Why this playful approach to sustainability can be a real game-changer for product and service development.

1 out of 3 people worldwide doesn’t have access to safe drinking water. The number alone is overwhelming, even more, doing something about it and proactively trying to reduce this figure. Mauricio Cordova, the founder of Faircap, took up the challenge. He initiated Faircap, the open water filtration project, to design and manufacture small devices that can purify and test water quality at the lowest cost possible using the latest technologies.
Ideas and applications of sustainable business and operating models have been around for centuries. Therefore, it is interesting to question why not every business applies sustainable principles? And what are the actual levers for organisations looking to transform their business models in favour of a circular economy?

Open Design and Innovation explained

In German, we have a saying that goes, «too many cooks ruin the soup». For Open Design and Innovation, many «cooks» (or, in this case, experts, designers and end-users) make the result better! They contribute to finding a solution to a clearly defined problem.

The power of the crowd can offer different points of view that add value to the proposed solution. These proposals are then shared openly so that the idea can continue improving and evolving. It means that while a company’s traditional research and development effort would require enormous human, financial and technical resources, most of these resources come from the community in an open-source development methodology.
Open source first became popular in software development, but it is now spreading to hardware because a design file can be shared digitally and then be 3D printed anywhere in the world.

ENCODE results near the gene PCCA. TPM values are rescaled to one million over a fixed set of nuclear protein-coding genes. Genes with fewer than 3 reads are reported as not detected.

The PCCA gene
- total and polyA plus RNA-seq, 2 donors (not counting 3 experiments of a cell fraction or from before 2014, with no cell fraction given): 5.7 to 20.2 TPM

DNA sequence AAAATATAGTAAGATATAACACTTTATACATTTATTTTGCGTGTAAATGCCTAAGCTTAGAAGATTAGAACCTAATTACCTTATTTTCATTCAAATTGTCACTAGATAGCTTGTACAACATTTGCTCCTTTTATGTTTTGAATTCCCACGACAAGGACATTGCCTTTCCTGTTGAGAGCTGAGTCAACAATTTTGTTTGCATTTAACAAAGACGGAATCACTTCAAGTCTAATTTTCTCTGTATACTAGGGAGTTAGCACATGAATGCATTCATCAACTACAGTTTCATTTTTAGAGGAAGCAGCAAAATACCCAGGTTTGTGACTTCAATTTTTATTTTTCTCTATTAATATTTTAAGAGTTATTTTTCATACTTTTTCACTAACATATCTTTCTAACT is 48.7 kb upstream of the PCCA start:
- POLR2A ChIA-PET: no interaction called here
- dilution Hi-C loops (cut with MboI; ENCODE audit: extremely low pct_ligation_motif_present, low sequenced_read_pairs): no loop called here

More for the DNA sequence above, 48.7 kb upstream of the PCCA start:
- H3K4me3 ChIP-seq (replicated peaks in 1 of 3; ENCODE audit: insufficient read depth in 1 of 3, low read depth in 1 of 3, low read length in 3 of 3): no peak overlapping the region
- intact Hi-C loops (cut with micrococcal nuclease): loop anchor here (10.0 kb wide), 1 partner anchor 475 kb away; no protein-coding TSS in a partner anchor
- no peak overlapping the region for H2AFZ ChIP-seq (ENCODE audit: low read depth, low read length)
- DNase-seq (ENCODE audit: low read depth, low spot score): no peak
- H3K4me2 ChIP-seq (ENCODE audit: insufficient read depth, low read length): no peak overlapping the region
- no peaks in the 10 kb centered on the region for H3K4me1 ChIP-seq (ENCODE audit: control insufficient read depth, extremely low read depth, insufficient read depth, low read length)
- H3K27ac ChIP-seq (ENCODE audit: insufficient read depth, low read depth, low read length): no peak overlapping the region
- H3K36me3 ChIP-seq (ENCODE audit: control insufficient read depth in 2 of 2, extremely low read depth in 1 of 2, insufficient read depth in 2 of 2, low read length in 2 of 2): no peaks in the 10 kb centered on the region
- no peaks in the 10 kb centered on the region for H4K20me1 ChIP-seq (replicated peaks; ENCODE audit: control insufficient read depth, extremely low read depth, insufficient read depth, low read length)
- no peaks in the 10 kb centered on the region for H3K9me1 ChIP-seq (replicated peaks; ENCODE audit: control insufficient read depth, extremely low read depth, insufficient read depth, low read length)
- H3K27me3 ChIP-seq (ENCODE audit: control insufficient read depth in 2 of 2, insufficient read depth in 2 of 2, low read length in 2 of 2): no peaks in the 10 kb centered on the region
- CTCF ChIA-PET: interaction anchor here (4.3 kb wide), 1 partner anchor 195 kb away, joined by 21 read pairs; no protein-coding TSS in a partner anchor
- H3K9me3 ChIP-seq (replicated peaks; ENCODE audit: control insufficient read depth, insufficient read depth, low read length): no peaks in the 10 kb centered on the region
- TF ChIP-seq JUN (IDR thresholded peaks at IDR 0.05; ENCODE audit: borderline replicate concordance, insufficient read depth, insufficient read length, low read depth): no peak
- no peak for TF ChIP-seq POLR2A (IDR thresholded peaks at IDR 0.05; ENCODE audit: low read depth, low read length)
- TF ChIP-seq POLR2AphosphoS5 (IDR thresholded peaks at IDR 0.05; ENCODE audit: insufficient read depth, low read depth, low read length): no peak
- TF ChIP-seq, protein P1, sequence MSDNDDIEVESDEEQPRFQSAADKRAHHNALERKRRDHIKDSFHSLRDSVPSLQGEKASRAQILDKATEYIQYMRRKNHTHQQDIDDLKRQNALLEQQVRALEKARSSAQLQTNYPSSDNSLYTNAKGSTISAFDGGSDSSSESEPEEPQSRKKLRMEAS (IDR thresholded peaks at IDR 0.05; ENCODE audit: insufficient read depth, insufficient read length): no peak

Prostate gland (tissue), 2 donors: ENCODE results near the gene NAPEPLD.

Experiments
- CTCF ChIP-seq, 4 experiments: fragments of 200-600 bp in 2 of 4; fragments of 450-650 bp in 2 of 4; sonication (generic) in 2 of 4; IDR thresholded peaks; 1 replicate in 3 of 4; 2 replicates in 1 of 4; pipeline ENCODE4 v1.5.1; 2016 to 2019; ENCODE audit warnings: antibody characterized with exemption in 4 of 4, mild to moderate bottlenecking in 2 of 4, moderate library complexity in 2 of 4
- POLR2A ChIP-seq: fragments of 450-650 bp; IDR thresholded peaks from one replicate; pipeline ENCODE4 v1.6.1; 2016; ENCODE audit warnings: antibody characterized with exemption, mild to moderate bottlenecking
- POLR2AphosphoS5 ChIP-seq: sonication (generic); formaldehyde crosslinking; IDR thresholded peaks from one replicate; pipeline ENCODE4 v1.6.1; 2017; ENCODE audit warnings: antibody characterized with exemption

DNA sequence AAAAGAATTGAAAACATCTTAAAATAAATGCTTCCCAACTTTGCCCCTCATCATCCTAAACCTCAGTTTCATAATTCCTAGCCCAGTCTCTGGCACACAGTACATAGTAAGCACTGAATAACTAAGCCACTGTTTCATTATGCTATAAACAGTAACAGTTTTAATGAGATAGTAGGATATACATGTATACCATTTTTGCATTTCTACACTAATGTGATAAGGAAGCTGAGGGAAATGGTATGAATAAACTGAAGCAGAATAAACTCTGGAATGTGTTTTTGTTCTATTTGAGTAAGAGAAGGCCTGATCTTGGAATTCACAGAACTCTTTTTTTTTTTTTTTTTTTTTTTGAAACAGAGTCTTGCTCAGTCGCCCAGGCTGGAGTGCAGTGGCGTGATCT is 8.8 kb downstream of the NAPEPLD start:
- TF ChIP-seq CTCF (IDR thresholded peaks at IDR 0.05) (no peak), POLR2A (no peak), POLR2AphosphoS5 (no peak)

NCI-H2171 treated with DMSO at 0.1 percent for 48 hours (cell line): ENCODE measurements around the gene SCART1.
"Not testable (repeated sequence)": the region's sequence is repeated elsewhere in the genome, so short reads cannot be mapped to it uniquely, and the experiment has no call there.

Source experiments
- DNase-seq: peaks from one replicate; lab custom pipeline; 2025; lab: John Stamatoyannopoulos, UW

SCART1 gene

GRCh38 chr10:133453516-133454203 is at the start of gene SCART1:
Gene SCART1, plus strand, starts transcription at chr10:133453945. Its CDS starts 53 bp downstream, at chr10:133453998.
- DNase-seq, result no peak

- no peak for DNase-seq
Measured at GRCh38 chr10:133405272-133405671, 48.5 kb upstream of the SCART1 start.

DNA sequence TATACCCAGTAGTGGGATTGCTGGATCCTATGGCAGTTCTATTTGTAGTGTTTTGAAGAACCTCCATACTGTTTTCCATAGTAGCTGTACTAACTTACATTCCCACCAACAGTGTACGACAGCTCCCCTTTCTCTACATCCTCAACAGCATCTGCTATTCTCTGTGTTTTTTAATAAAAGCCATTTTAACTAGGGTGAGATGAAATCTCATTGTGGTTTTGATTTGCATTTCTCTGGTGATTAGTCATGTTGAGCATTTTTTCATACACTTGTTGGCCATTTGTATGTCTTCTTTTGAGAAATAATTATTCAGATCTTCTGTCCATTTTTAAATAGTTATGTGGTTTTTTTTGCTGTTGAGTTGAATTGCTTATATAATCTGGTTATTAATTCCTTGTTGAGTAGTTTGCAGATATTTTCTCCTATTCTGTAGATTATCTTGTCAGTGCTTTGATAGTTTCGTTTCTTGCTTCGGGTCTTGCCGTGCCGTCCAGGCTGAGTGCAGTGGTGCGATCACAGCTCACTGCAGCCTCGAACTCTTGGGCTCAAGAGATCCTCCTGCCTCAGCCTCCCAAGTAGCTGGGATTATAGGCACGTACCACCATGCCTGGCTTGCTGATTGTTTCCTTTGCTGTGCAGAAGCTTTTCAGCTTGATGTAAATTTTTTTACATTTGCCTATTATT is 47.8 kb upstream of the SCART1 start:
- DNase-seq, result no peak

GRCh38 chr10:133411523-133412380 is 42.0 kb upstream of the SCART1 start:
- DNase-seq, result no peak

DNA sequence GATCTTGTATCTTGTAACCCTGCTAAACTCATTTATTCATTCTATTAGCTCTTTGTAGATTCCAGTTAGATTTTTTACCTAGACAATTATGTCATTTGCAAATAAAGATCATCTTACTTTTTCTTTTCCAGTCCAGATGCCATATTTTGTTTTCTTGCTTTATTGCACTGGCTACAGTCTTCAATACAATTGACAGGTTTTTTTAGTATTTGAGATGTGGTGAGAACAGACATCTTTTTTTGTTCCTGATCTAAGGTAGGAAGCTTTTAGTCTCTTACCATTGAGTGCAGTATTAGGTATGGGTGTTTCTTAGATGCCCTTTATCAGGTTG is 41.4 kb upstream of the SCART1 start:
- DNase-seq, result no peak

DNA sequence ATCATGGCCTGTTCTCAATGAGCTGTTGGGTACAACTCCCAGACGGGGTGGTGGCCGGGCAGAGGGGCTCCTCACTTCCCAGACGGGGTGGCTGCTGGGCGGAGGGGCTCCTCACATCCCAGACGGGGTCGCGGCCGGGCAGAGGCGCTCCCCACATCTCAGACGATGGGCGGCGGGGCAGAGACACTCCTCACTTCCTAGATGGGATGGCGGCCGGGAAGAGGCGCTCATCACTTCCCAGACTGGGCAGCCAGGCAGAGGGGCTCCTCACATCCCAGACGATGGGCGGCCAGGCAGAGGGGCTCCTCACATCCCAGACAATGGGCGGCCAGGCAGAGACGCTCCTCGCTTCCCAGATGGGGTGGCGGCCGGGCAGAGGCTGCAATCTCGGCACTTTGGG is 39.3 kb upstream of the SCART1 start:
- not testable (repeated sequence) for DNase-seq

The difference between traditional research or development compared to open source and open innovation is that now, with more readily available information, everyone can potentially act as an inventor, designer or maker. Consumers can become producers by using shared intellectual licenses for the good of the commons.
“Diverse groups of problem solvers outperformed the groups of the best individuals at solving complex problems. The reason: the diverse groups got stuck less often than the smart individuals, who tended to think similarly.”
– Scott E. Page

Problem-Solving for Sustainable and Humanitarian Challenges: A case for Open Design and Innovation

The so-called Maker Movement opens up to many actors and, therefore, more opportunities for finding technical solutions. Open innovation and design shift more power to drive change to the end-user; it promotes decentralised problem solving and makes beneficiaries responsible actors by fostering creativity.

Another critical aspect of open innovation is that many of the resources needed to develop a new product or solution are shared, requiring less funding. Having a lower development cost and being open means that those economic savings can also be transferred to the end-user, hopefully by offering high-quality products at a much lower price.
Faircap firmly believes that through modern rapid prototyping methods, open innovation and emerging technologies like AI solving large-scale issues like lack of access to clean drinking is possible for millions of people at an affordable cost.
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